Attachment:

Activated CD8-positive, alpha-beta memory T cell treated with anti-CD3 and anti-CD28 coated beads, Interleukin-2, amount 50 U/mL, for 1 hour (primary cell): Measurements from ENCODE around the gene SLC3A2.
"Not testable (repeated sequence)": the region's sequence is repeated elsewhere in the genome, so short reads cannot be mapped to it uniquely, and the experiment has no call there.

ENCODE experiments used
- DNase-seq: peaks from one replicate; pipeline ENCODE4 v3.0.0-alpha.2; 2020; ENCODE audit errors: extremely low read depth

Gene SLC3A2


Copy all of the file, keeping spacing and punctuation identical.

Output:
Activated CD8-positive, alpha-beta memory T cell treated with anti-CD3 and anti-CD28 coated beads, Interleukin-2, amount 50 U/mL, for 1 hour (primary cell): Measurements from ENCODE around the gene SLC3A2.
"Not testable (repeated sequence)": the region's sequence is repeated elsewhere in the genome, so short reads cannot be mapped to it uniquely, and the experiment has no call there.

ENCODE experiments used
- DNase-seq: peaks from one replicate; pipeline ENCODE4 v3.0.0-alpha.2; 2020; ENCODE audit errors: extremely low read depth

Gene SLC3A2